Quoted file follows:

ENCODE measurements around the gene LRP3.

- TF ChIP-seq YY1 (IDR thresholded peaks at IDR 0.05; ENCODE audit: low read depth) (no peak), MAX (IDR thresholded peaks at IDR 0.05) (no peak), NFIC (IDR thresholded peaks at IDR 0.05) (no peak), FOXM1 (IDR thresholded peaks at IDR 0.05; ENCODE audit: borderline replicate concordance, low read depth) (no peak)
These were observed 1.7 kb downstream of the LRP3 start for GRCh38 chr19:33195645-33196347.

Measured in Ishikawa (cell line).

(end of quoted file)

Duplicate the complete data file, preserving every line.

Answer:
ENCODE measurements around the gene LRP3.

- TF ChIP-seq YY1 (IDR thresholded peaks at IDR 0.05; ENCODE audit: low read depth) (no peak), MAX (IDR thresholded peaks at IDR 0.05) (no peak), NFIC (IDR thresholded peaks at IDR 0.05) (no peak), FOXM1 (IDR thresholded peaks at IDR 0.05; ENCODE audit: borderline replicate concordance, low read depth) (no peak)
These were observed 1.7 kb downstream of the LRP3 start for GRCh38 chr19:33195645-33196347.

Measured in Ishikawa (cell line).